Ultimately, avant garde cinema just makes my head hurt. I don’t gain anything in my life or in terms of valid meaning for my existence when I watch a skeleton and a machine essentially play jai alai with a cooing baby that turns into a watermelon. It is beyond me to see how I could have been enriched by such an experience, even on the best of days. Heaven and Earth Magic is not a challenging film; it is a punishing one.

I’m not going to pretend to make up a meaning here, folks. I have not a clue what any of this is about or is supposed to mean. I’m certain there is meaning here; I just seem incapable of fathoming what it is. And I have a genuine desire to soak my head in Epsom salts. Further, I’d suggest that you could show me a clip from this film from virtually any point in its running time, and I wouldn’t know which part it came from.

In the final analysis, I’m just glad it’s done.

Why to watch Heaven and Earth Magic: It will put skid marks on your brain.
Why not to watch: Because at 66 minutes, it’s 33 times too long.

5 comments:

  1. Good grief. I'm very much with you. I haven't watched this movie but I have the feeling I'd be on the same page as you. The worst film I've seen in my life was #23,2, Book of Mirrors, which I wrote about here http://thevelvetcafe.wordpress.com/2011/10/31/it-was-like-staring-on-a-broken-tv-screen/. But at least that film was short. Watching a long avant-guard movie as yours sounds incredibly painful. It was a fun review to read though!

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  2. Loved the review, especially the "Why not to watch" comment. I haven't seen this film. I don't even remember ever hearing of it, actually. I don't think I'll be trying to track it down anytime soon.

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  3. Believe it or not, I found this thing on YouTube broken into seven pieces. After the third one, I was starting to question the value of continuing, but I figured that once I got that far, I might as well finish it up.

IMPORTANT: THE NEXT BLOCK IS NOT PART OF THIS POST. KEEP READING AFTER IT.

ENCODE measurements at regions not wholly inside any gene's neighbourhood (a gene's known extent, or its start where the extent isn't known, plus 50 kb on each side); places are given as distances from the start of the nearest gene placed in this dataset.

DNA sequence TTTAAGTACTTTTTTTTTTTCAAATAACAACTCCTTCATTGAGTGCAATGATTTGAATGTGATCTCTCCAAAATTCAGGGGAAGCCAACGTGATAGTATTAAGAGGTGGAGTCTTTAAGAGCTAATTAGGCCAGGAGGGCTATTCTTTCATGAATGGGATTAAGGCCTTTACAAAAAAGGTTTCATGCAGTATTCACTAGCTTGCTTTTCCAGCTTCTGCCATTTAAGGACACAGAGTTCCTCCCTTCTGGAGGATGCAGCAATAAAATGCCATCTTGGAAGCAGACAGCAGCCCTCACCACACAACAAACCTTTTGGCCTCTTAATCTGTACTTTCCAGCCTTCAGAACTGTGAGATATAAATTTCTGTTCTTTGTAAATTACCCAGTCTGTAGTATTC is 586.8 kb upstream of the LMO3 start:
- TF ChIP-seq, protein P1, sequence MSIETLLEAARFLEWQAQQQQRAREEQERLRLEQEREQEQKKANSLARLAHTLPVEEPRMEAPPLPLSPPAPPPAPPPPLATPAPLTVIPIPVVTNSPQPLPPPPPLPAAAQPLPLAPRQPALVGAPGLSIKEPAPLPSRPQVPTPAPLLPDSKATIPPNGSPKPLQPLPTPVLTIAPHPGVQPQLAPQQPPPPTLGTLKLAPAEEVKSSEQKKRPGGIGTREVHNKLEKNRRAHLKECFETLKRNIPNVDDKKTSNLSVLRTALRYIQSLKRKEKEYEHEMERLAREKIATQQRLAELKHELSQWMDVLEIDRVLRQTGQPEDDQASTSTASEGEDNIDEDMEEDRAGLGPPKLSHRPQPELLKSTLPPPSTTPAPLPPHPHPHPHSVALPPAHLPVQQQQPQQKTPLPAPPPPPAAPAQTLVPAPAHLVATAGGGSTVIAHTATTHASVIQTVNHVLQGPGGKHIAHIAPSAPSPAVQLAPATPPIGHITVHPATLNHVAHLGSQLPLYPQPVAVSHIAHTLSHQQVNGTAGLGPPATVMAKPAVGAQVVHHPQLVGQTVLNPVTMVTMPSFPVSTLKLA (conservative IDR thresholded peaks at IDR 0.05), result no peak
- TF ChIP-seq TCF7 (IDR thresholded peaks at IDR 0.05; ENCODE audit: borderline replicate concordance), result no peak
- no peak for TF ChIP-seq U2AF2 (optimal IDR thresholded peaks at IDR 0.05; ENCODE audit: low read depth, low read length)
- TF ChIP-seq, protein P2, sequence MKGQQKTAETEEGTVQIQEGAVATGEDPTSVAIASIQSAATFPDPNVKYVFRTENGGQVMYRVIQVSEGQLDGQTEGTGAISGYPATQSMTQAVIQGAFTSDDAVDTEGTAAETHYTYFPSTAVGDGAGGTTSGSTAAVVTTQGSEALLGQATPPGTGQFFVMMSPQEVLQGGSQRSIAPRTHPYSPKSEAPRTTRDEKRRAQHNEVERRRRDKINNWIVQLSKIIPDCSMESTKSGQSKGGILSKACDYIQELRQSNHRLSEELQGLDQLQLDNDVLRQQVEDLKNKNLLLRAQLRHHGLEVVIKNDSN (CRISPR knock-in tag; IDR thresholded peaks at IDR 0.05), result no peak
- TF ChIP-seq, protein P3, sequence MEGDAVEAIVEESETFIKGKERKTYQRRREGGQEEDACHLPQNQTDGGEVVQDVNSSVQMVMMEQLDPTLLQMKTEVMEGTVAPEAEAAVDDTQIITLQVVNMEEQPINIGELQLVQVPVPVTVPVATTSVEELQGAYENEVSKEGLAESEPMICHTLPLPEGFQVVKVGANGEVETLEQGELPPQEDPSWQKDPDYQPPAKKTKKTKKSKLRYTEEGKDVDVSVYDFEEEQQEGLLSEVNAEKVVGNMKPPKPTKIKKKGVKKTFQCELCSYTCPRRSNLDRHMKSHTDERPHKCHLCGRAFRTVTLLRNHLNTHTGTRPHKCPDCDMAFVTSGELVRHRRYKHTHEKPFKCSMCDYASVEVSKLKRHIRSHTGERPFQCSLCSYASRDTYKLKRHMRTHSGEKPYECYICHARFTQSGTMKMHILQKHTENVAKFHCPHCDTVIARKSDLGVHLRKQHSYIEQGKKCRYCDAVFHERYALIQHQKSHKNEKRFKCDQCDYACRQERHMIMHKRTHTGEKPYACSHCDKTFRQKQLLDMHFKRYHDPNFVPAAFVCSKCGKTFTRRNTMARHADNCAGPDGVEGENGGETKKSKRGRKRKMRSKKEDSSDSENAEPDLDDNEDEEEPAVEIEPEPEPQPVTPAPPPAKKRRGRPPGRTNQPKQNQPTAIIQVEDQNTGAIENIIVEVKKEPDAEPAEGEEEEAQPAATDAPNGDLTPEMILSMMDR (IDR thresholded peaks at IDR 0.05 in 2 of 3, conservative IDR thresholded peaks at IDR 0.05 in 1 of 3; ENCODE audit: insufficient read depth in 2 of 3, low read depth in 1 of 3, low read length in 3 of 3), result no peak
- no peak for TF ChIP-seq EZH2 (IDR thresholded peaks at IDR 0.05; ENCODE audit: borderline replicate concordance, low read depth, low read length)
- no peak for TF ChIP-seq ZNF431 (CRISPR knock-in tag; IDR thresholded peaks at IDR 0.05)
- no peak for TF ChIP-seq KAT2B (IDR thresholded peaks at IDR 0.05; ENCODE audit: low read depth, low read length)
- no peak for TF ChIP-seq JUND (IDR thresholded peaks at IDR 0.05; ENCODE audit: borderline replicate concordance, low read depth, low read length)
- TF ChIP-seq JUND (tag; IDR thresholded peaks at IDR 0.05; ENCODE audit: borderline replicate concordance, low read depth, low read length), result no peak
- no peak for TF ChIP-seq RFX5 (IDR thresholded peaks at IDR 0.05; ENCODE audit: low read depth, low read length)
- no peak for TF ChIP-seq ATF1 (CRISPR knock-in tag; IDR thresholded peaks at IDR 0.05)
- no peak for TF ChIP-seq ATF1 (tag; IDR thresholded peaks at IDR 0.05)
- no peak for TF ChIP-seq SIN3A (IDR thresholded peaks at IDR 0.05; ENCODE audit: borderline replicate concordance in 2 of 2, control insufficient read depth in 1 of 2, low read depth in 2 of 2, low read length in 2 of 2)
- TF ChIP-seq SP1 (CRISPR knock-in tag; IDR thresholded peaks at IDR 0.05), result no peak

Also, in the picture above, there's a watermelon in the head on the left. That's the watermelon that our heroine loses at the start, and that stupid watermelon shows up through the entire film.

    I understand the "so bad it's good" thing with films. This doesn't hit that category. It just hurts. There's nothing specific to laugh at. I spent the whole hour with the same expression on my face that my dog has when it hears a noise it doesn't understand.

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  4. I know I didn't get a lot from this but I suspect that Terry Gilliam was inspired by this film for his Python animation shorts (I think the key word "short" is what makes them more tolerable). If it is possible that it played any part in the Gilliam that was to follow, I think it was worthy of mention. I certainly thought it was better than Dog Star Man.

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  5. Most things are better than Dog Star Man. While this is an untested hypothesis, I think a high colonic is better than Dog Star Man.